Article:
After about 3 hours of priming and we were ready for the final coat of paint - Rustoleum's Brown Leather Enamel. I decided to go with brown for the rail (even though you don't often see brown wrought-iron railings) for several reasons:
1) The major theme of the exterior of our house is brown. The roof, trim, shutters, and even the mailbox is brown!
2) Brown should hide any dirt and future rust really well until it's time to refinish again.
3) C'mon - who doesn't like brown?
So brown it was, and after 3 hours of painting, we had our beautiful new-ish brown porch railing!
Exciting, right? It got even better when we took off the painter's tape, moved the furniture and plants back, and snapped some photos the next day!
We LOVE the shiny new rail! (look ma - no pits or rust!) And the color makes the rail blend in a little rather than stick out like a sore thumb like the previously-painted black did, which is a total win-win in our book. Yay for color cohesion!
A couple things we don't like about the color, however, is that now it seems to look a little funny against the light blue/gray painted cement floor of the porch.
Which is a little annoying now, but we have plans to repaint the porch floor a light brown/beige in the future, so then it should fit right in.
Another thing that really irks us now? Our house has a bit of brown-overload at the moment! Everything is either brown or white! (well, besides the annoyingly blue/gray porch). But that's okay - we won't have to live in a Browned-Out House for long: we have plans to REALLY change up the exterior of our house this summer, and then the color scheme will finally make sense! So no worries: we've got a plan, man!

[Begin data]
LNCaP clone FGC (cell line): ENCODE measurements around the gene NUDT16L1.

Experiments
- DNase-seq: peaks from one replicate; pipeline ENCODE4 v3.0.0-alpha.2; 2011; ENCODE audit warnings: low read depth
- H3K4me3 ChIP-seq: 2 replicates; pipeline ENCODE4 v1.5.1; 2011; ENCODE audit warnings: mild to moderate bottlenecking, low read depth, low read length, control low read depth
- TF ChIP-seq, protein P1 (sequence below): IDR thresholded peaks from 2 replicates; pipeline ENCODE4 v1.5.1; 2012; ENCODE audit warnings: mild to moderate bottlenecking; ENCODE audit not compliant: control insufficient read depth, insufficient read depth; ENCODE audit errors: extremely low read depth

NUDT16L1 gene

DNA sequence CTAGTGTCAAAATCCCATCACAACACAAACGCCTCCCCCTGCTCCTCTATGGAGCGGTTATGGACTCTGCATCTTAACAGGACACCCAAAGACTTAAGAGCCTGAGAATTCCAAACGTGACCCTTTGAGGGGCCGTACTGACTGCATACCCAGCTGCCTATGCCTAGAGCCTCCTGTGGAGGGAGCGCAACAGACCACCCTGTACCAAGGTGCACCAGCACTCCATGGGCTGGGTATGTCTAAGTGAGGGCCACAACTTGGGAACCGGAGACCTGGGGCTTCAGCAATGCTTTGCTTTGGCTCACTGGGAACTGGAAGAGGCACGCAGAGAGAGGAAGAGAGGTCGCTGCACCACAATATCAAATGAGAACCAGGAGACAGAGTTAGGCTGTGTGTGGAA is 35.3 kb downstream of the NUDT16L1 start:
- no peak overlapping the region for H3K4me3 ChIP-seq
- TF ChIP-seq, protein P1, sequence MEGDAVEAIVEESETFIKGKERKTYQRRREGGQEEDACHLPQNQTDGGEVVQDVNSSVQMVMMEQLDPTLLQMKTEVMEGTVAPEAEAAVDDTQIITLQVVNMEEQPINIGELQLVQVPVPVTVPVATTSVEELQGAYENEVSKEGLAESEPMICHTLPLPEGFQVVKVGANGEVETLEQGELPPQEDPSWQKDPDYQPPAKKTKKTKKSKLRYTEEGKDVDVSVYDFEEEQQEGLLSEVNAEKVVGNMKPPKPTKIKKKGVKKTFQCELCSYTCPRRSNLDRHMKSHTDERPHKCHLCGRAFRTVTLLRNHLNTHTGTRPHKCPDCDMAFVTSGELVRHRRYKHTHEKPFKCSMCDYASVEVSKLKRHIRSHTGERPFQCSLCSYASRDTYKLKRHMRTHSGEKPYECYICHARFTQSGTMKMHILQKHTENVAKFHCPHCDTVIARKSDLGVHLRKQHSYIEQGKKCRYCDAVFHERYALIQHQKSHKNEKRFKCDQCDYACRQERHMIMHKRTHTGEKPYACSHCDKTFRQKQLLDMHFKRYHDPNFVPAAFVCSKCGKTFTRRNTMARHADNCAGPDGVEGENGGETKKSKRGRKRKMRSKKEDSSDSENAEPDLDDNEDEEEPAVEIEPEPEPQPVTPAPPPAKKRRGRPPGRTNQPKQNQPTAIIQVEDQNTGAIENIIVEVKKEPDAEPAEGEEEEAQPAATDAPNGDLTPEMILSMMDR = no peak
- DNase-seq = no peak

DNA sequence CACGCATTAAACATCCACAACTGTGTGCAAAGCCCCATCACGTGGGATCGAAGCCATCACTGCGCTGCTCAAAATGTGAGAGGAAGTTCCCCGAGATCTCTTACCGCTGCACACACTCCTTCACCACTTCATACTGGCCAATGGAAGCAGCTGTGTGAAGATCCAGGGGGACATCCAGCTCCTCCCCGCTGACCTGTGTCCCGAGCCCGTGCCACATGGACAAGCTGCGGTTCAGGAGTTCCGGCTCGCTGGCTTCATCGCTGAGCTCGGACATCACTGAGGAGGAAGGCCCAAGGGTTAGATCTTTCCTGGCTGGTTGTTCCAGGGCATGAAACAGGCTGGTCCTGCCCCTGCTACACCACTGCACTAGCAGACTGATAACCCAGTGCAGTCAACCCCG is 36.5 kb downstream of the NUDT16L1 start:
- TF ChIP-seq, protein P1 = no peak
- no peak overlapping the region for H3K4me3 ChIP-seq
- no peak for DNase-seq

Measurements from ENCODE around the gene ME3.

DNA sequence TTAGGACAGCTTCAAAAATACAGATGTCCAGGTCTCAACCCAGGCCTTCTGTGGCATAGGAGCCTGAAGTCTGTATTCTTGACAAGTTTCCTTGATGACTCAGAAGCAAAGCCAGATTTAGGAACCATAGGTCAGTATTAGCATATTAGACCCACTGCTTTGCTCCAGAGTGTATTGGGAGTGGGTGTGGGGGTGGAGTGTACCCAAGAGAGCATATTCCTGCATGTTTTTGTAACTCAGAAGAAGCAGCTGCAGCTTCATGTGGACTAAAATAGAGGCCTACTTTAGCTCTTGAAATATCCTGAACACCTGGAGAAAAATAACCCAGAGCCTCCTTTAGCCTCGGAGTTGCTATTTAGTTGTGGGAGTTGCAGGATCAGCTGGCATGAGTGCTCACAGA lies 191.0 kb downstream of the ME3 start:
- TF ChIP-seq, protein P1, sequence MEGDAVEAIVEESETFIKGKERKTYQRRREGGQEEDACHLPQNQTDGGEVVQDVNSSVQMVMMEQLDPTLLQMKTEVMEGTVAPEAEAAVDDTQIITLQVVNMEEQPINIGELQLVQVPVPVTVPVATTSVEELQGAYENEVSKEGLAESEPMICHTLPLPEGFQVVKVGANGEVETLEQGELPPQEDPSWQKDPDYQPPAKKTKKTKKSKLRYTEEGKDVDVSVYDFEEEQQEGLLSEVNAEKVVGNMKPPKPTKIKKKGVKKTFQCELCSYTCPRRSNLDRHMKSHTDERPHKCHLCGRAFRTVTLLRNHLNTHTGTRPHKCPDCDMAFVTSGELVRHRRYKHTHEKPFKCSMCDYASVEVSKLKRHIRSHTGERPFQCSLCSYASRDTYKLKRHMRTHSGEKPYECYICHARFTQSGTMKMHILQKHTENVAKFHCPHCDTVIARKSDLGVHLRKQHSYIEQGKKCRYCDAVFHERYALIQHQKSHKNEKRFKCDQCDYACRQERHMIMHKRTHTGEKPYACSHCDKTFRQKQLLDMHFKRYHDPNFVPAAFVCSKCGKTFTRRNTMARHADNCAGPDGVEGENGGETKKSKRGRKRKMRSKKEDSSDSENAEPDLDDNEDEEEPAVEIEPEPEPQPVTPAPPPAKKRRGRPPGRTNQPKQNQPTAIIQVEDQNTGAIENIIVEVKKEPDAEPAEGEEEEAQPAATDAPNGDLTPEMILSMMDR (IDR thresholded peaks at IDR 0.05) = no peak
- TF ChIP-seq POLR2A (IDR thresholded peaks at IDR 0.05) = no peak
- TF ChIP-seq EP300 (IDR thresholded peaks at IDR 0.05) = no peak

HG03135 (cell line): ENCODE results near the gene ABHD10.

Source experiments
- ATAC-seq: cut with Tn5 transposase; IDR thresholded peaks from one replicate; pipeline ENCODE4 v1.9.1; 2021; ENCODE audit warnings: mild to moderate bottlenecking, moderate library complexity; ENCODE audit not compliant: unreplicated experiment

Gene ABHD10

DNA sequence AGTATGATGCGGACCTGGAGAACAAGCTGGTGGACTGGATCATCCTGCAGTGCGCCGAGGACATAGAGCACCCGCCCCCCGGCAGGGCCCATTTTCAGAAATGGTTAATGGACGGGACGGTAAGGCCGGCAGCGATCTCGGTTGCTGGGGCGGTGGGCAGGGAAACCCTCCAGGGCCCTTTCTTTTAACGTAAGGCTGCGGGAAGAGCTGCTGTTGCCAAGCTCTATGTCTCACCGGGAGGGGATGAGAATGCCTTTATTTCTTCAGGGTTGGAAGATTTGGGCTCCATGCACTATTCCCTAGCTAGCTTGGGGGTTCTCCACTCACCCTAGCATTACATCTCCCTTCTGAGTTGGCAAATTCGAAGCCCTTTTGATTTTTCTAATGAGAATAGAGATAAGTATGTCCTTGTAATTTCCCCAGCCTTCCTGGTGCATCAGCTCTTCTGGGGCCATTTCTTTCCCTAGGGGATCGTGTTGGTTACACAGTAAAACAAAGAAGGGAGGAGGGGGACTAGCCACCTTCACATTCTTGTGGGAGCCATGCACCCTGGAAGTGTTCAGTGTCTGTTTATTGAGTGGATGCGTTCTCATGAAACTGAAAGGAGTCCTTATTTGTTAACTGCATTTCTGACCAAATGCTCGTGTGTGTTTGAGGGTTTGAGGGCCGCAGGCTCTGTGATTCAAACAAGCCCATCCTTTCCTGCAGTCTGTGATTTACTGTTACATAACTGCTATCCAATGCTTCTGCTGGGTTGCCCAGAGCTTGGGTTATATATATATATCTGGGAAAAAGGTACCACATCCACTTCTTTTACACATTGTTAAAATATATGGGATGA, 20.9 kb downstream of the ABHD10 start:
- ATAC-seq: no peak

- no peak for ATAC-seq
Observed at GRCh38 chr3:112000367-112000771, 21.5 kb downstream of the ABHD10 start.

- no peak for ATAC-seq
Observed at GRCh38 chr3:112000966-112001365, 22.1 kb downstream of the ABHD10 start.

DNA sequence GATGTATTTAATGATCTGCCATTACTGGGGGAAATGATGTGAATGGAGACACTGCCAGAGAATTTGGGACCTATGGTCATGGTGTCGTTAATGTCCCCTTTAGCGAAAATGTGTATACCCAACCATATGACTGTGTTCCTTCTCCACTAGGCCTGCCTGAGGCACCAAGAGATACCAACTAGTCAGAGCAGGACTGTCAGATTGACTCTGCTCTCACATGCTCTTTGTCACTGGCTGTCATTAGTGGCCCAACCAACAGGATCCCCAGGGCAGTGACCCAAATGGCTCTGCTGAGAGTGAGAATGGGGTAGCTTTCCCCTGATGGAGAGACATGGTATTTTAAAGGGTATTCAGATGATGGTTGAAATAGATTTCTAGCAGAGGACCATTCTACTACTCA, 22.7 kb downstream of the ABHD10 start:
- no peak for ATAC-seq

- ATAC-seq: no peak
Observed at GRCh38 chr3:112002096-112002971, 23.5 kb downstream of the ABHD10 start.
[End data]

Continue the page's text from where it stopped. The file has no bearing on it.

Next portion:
Ready for the cost breakdown of our little Rail Revival Project?
1 can Rustoleum Primer Paint: $10
1 can Rustoleum Paint: $10
1 cheap paint brush: $4
1 oddly-shaped 80 grit sandpaper block: $4
Other supplies (electric hand sander, masks, brushes, mineral spirits): on hand
TOTAL COST: $28
Less than $30 bucks for a new rail! Not bad, right? Admittedly it cost much more when you think in terms of man-hours (a total of about 16 hours), but since we did everything right and by-the-book with any luck this new paint job should still be looking great 20 years from now - which makes us absolutely giddy with joy! (we REALLY don't want to paint this thing again anytime soon!)
Here's a breakdown of all the steps we took (with links to the appropriate post), incase you're thinking of tackling your own wrought-iron-something-or-other:
1) Use a wire brush to get all the flaking paint off (along with any clumps or drips of dried paint).
2) Sand, sand sand.
3) Prime with a rust-stopping primer.
4) And finally paint.
And what's a finished project without a good before and after?
BEFORE (1 year ago)
Lookin' a bit better, right? (and just ignore those yellow flags in our yard... like we said, we have plans, man!).
So that wraps it up for our Rail-y Rave Rail Revival (pretty sweet alliteration, am I right?). What do you think? Any of you ready to revive your own wrought-iron fenches/railings?
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